Only a Capetonian could find this a thrilling headline: “Bumper run of snoek at Yzerfontein last week – they say the best in 10 years. Some very happy fisherman.”

In Cape Town the snoek has always been eaten and I remember well the cry: “Vars Snoek!”

Snoek sold from carts with a blast on the bugle and the cry “Vars Snoek!”

When the British were frantically hungry in the Second World War, South Africa kindly sent them our snoek.

British housewives queuing for rations

Were the British grateful? Were they heck! Judge for yourself from these quotes.

No wonder Capetonians have kept snoek to themselves ever since!

“The British public were treated to the dubious pleasures of whale and horse meat together with snoek, a strange and unloved tinned fish from South Africa.”

Shaun Ferguson, Carlisle

“I was 15 years old when war was declared and working in an office in Bristol.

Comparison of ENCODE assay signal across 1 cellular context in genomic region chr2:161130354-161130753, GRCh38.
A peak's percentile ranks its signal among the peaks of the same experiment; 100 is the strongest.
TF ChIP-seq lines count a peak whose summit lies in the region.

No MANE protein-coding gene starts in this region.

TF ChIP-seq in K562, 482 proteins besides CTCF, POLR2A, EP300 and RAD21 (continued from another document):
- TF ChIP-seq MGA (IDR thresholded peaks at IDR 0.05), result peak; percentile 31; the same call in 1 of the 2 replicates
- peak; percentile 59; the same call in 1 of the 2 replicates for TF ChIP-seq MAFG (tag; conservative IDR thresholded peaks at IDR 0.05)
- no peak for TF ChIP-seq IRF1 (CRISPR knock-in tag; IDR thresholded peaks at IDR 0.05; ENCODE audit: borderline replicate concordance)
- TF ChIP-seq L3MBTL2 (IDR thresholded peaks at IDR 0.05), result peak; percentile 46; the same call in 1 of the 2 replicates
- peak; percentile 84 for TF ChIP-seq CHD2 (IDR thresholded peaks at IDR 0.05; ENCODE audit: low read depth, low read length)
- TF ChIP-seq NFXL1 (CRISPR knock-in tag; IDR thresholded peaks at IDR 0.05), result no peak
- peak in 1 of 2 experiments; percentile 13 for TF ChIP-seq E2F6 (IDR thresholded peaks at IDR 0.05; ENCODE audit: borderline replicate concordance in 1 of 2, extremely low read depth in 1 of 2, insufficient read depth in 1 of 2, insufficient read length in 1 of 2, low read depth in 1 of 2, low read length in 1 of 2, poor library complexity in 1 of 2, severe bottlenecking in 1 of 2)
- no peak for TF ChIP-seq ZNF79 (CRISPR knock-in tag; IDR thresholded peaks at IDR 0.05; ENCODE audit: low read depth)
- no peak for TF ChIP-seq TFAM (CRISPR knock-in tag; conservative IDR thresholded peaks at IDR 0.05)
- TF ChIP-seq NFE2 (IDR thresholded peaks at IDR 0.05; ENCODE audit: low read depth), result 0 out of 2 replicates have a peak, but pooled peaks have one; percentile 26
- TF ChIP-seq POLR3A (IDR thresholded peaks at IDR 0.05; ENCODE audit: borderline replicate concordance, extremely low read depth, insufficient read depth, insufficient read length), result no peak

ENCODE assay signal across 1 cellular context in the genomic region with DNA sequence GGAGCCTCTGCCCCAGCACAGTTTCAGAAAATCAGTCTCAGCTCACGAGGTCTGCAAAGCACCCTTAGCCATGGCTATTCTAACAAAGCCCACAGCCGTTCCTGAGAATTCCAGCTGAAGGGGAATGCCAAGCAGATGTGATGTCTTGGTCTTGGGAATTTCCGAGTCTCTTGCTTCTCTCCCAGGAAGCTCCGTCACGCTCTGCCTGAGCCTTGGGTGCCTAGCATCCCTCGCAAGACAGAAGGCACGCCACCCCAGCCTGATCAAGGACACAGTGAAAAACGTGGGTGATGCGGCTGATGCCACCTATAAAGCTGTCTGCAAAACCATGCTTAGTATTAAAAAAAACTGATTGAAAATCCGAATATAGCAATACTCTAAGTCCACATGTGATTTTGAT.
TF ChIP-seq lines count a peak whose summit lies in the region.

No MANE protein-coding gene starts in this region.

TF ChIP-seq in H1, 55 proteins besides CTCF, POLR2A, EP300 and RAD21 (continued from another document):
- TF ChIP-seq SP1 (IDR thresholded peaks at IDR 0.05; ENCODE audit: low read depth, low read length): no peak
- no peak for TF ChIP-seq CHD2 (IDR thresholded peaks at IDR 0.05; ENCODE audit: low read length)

Food was rationed of course but I can’t say we ever went hungry. If the weekly meat ration had been used (which was 1s 2d per person per week – around 7p in today’s money I think) , then mashed potatoes with onion and perhaps some of the precious cheese ration grated on top and put in the oven to brown made a very filling meal. Offal, being cheaper was eaten quite often, pig or lambs’ hearts (lamb were best)., tripe boiled with onions in milk ,and chitterlings (pigs’ intestines cooked) all took their turn on the table. Faggots, containing lights (lung), spleen (another stomach organ) and liver put though the mincer with bread, onions and plenty of herbs, were very tasty as long as you didn’t think of what you were actually eating! Most kitchens had a mincer screwed to the table. Rabbit, and any chicken whose egg-laying days were over, added variety. Tinned fish was also available. The dreaded snoek has gone down in legend – it was horrible!”

Frank Mee

“We had tinned Snoek that came from South Africa and always reminded me of Macherel but was not too bad, whale meat also came from South Africa looked more like steak and tasted awful.”

Hout Bay fishermen